In this study, we examine the two phylogenetically distinct nitrogenase MoFe proteins from Azotobacter vinelandii (Av1) and Clostridium pasteurianum (Cp1), which have a sequence identity of ~36%.20 Working with Cp1 and Av1, we combine a structural approach with EPR spectroscopy to examine the atomic and electronic structure of MoFe proteins at pH 5, where the proton concentration is 2–3 orders of magnitude greater than that of typical enzyme activity measurements. Changes occurring in the MoFe protein at low pH might therefore provide crucial information about the atomic and electronic structure of the protein at an early stage of substrate reduction.
Over the pH range between 4.5 and 5.8, X-ray crystal structures of Cp1 and Av1 (Table 1) reveal structural rearrangements near the Fe3,4,5,7 face of the FeMo-cofactor (Figure Figure22) that are fully reversible upon returning to pH ~ 8. For these studies, the purified protein was resuspended in a low pH tribuffer system,21 allowing the pH of the protein solution to be varied from pH 2 to pH 7 with minimal variation in the ionic strength and buffer components. Av1 and Cp1 exhibit a partially and fully occupied low pH conformer, respectively, when pH ≤ 5. We determined the pH 5 structures of Cp1 and Av1 at resolutions of 1.85 and 2.30 Å, PDB IDs 5VPW and 5VQ4, respectively. At pH ~ 6.5, Cp1 exhibits both conformations; the PDB ID for this structure is 5VQ3.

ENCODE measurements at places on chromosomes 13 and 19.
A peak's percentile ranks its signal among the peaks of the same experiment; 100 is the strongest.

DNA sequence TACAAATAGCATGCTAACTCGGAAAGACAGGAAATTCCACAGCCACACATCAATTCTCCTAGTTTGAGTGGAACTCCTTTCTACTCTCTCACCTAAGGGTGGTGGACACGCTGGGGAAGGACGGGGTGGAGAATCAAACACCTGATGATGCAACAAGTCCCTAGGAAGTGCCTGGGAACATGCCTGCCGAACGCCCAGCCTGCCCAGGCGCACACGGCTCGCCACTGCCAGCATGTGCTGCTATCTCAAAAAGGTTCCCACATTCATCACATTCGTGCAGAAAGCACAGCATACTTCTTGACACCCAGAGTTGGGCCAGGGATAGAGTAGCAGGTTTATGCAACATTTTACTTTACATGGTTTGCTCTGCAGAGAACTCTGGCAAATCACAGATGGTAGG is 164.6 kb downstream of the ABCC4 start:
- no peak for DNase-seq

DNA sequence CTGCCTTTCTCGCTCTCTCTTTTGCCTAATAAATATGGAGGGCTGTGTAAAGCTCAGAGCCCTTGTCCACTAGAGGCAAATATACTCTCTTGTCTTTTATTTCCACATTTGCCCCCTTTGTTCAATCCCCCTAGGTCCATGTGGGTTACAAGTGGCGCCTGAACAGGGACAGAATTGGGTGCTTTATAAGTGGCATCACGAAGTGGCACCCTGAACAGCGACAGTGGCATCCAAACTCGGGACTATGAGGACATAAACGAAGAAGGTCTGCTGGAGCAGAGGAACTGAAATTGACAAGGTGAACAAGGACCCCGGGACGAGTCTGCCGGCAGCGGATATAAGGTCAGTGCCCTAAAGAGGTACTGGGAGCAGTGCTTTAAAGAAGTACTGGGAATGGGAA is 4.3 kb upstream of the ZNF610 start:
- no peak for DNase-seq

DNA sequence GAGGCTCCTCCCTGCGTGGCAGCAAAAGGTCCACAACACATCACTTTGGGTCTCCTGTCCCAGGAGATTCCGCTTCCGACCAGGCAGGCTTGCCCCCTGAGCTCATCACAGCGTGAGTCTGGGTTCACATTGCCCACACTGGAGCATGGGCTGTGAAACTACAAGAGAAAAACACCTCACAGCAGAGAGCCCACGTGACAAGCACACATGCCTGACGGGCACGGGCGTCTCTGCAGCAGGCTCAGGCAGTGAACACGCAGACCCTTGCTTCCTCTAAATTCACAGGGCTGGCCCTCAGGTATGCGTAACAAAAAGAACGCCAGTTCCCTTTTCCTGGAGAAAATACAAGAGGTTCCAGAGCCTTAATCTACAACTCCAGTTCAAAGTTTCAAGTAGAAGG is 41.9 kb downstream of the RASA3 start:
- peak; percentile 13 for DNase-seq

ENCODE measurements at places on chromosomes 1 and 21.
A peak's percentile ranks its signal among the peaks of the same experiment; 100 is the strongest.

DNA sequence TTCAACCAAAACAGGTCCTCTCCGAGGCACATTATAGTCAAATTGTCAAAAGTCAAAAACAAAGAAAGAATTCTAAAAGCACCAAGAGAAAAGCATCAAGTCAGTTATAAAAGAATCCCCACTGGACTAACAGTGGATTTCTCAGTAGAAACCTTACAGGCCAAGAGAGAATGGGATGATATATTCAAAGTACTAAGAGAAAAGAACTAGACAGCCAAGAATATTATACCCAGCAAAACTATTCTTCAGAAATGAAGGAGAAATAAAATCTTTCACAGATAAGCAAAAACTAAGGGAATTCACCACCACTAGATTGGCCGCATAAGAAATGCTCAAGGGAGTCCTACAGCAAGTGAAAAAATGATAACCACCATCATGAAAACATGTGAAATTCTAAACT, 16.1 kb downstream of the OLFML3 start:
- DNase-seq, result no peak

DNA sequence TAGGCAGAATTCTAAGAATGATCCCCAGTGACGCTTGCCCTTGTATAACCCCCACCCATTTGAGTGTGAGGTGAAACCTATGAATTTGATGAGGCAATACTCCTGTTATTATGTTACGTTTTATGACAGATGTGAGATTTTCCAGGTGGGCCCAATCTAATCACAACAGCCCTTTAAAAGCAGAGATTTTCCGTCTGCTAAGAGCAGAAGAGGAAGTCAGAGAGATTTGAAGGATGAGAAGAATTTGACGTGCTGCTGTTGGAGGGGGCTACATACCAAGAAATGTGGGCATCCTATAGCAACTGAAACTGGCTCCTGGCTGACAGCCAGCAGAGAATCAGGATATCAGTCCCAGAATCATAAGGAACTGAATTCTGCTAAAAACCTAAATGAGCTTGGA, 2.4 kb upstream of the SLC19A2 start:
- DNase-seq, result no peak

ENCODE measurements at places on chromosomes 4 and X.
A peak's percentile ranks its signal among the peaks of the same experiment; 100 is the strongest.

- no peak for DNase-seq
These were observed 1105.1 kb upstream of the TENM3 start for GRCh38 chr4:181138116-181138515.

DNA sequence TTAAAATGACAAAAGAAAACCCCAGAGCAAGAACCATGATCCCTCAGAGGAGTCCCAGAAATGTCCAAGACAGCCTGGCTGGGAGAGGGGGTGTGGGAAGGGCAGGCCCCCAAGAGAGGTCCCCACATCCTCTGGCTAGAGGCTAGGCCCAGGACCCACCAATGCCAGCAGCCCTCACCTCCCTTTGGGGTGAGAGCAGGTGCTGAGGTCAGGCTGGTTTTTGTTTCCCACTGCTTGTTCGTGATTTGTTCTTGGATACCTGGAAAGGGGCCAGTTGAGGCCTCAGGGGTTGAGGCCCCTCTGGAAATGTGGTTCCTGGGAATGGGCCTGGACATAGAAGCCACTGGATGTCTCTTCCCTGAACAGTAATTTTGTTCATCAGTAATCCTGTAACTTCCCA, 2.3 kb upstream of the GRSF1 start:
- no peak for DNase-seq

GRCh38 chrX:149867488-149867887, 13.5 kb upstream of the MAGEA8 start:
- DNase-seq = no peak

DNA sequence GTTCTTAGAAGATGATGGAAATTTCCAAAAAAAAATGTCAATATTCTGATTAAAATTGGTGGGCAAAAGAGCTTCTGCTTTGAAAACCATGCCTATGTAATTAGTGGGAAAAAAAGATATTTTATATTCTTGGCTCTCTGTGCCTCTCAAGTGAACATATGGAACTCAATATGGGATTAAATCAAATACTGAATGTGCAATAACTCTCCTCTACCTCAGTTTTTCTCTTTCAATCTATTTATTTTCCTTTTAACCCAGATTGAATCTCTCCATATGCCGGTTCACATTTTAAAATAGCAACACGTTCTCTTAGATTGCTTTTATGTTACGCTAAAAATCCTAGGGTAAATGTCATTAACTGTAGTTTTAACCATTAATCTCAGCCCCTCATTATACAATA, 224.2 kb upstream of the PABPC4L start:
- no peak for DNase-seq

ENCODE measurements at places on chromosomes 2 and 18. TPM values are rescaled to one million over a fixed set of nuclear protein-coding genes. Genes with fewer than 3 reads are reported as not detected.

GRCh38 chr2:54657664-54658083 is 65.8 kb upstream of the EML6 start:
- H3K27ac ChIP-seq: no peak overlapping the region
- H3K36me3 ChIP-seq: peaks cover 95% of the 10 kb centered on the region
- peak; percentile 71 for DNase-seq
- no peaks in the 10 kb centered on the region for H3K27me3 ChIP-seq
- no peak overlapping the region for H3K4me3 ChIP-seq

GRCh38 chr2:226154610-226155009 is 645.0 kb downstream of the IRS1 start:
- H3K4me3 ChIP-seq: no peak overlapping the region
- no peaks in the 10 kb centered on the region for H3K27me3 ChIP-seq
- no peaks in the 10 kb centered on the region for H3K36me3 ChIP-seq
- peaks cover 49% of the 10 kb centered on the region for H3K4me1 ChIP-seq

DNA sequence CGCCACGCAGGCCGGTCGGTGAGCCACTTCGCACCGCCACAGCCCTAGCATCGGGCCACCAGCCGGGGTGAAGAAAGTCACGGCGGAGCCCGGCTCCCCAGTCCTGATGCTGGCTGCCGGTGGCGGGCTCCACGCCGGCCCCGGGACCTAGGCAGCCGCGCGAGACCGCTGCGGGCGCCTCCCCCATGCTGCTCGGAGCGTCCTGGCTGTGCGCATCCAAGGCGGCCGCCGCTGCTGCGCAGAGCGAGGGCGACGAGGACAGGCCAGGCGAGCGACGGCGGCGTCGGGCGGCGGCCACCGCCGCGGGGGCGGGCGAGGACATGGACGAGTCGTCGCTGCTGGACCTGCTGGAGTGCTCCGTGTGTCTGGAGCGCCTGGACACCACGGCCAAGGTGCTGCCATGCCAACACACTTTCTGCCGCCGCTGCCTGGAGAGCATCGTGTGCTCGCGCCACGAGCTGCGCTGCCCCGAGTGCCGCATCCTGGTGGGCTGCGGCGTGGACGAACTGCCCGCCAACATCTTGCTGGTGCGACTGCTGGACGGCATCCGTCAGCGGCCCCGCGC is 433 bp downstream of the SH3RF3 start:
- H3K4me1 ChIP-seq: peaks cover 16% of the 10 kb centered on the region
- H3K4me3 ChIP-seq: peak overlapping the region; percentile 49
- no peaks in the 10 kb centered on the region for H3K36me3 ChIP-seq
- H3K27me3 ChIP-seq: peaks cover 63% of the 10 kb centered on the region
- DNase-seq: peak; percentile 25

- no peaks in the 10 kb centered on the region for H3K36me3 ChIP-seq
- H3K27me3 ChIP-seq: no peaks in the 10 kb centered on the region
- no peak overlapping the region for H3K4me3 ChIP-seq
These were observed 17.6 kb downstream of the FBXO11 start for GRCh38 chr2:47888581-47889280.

The conversion of the pH ~ 8 conformer to the low pH conformer under different pH and ionic strength conditions was explored in Cp1 over a large number of conditions. It was found that higher ionic strength contributes to increased occupancy of the low pH conformer, which occurred at pH 5.8 or lower, depending on ionic strength. In view of the dependence of conformer occupancy on pH and ionic strength as well as the challenges of measuring pH in small volumes around crystals and the uncertainties in extrapolating pH values measured to room temperature to the cryogenic temperatures used for crystallography and EPR, for simplicity, the acid-induced Av1 and Cp1 structural rearrangements are herein referred to as the low pH or pH 5 conformers. The pH range of optimal activity19 (~7.5–8) will be referred to as physiological pH.